2019 winners stories

Veterinary Practice SQP of the Year

Dawn Prime, Wherry Vets

“Dawn shows an exemplary level of knowledge in all aspects”

Dawn Prime, senior animal care assistant at Wherry Vets, a veterinary practice on the Norfolk/Suffolk border, added Veterinary Practice SQP of the Year to her SQP of the Year crown (see page 42) at the National SQP Awards 2019. She said: “I’ve been in the veterinary industry for 15 years and winning this means so much to me; veterinary is my life, I don’t know anything different. “The team at the practice are proud, which is amazing and I know the team is 100% behind me.” 

Dawn said her main role in the practice is to help the vet – the practice has three full-time vets and one locum vet. “I am in the consultations with the vet,” she said. “They are busy and don’t have time to talk about flea treatments, so this is something I can, while the vet gets on with something a bit more important.” Dawn is full of admiration and praise for practice manager Wendy Baylis-Womack and clinical director Sebastian Szpakowski. She said: “We were running 10-minute appointments for everything and when Seb was appointed, for more difficult things like diarrhoea and vomiting, we now have 15-minute consultations, which gives us more time with the animals and better continuity for the clients – it gives us more time to do what we need to do. “Booster appointments are 10 minutes, but I’m also in those consultations, so if there’s any flea or worm treatment needed, or to be discussed, I take over.”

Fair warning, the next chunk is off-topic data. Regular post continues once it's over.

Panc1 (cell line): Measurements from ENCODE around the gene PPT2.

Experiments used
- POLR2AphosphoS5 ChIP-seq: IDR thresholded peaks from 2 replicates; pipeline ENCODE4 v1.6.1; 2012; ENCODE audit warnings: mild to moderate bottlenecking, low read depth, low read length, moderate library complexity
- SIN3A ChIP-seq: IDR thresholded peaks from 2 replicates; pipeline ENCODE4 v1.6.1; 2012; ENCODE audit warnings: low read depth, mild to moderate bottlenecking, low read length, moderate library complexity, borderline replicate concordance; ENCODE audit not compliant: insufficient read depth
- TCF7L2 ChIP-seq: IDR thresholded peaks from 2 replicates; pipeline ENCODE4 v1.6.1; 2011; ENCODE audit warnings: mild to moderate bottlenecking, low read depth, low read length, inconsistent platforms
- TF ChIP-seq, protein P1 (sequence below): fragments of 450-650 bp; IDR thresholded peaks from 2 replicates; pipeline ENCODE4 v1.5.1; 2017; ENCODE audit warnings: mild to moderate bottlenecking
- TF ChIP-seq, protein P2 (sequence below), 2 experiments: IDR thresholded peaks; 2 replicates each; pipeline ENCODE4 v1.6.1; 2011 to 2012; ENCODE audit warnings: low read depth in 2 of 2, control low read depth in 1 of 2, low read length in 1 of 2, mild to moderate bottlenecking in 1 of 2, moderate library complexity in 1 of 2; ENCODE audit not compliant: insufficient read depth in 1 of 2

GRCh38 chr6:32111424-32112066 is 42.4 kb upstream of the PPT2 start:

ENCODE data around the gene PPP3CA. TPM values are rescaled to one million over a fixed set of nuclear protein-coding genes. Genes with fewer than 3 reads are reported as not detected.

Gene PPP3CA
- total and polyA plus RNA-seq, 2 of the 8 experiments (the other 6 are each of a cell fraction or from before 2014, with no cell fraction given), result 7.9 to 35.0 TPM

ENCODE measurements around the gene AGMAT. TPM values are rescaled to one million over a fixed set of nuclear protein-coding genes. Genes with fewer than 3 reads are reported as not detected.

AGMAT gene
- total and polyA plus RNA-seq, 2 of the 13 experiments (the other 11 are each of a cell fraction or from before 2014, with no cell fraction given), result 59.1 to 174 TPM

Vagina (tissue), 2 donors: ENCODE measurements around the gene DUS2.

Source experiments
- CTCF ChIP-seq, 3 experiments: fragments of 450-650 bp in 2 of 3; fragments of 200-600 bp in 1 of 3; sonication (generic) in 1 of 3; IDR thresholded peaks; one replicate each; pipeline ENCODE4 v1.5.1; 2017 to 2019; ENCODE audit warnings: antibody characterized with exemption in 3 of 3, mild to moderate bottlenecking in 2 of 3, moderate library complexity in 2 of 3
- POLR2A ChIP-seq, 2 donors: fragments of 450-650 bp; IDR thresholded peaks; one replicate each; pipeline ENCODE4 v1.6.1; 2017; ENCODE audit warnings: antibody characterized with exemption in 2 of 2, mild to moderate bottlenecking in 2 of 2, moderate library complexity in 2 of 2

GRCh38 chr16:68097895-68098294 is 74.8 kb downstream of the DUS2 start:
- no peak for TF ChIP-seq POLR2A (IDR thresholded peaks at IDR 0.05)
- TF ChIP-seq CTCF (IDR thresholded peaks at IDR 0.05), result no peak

As part of her role, Dawn also does nursing assistant work including holding the animals, helping with the blood test and running the bloods, if necessary. Recalling a recent case, Dawn said: “A customer came in and said his dog was “a bit itchy”. Before the client put the dog, a cocker spaniel, on the table, we asked some questions to get a quick history of the animal. “The dog was covered in fleas and the vet asked me to explain the lifecycle of fleas to the client. The client didn’t realise that the house has to be treated as well as the animal, only 5% of fleas are on the animal.” Dawn added: “Fleas are the biggest problem that I see in the practice, which are disgusting. I prefer ticks, because at least I can take them off.” Looking at her role, Dawn said the work she really enjoys is interacting with customers. “I like being with the clients,” she said. “Some of them know me by name and they trust me, which I think is brilliant. If you tell them to do something, they will do it, there’s no doubt about it.”